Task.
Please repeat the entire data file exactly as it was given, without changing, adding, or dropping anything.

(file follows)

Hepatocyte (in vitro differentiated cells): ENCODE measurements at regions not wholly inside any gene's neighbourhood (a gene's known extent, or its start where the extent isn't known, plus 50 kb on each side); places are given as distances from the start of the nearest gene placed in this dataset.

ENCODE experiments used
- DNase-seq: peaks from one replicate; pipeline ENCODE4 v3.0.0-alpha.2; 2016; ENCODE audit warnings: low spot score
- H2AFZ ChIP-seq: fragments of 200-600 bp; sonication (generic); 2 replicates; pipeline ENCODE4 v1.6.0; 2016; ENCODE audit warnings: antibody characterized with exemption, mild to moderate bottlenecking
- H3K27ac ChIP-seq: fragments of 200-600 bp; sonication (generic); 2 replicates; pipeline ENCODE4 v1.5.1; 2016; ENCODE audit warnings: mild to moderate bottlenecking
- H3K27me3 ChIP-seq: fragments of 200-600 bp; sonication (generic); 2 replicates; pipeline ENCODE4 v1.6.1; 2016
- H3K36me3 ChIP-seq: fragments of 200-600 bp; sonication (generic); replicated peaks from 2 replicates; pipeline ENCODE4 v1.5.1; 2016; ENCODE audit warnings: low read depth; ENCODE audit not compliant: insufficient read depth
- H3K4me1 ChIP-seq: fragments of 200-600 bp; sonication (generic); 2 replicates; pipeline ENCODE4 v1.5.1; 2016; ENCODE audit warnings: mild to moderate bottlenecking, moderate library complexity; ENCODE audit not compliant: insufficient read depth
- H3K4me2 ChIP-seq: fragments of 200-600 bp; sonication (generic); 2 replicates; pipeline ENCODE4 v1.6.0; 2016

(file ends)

Hepatocyte (in vitro differentiated cells): ENCODE measurements at regions not wholly inside any gene's neighbourhood (a gene's known extent, or its start where the extent isn't known, plus 50 kb on each side); places are given as distances from the start of the nearest gene placed in this dataset.

ENCODE experiments used
- DNase-seq: peaks from one replicate; pipeline ENCODE4 v3.0.0-alpha.2; 2016; ENCODE audit warnings: low spot score
- H2AFZ ChIP-seq: fragments of 200-600 bp; sonication (generic); 2 replicates; pipeline ENCODE4 v1.6.0; 2016; ENCODE audit warnings: antibody characterized with exemption, mild to moderate bottlenecking
- H3K27ac ChIP-seq: fragments of 200-600 bp; sonication (generic); 2 replicates; pipeline ENCODE4 v1.5.1; 2016; ENCODE audit warnings: mild to moderate bottlenecking
- H3K27me3 ChIP-seq: fragments of 200-600 bp; sonication (generic); 2 replicates; pipeline ENCODE4 v1.6.1; 2016
- H3K36me3 ChIP-seq: fragments of 200-600 bp; sonication (generic); replicated peaks from 2 replicates; pipeline ENCODE4 v1.5.1; 2016; ENCODE audit warnings: low read depth; ENCODE audit not compliant: insufficient read depth
- H3K4me1 ChIP-seq: fragments of 200-600 bp; sonication (generic); 2 replicates; pipeline ENCODE4 v1.5.1; 2016; ENCODE audit warnings: mild to moderate bottlenecking, moderate library complexity; ENCODE audit not compliant: insufficient read depth
- H3K4me2 ChIP-seq: fragments of 200-600 bp; sonication (generic); 2 replicates; pipeline ENCODE4 v1.6.0; 2016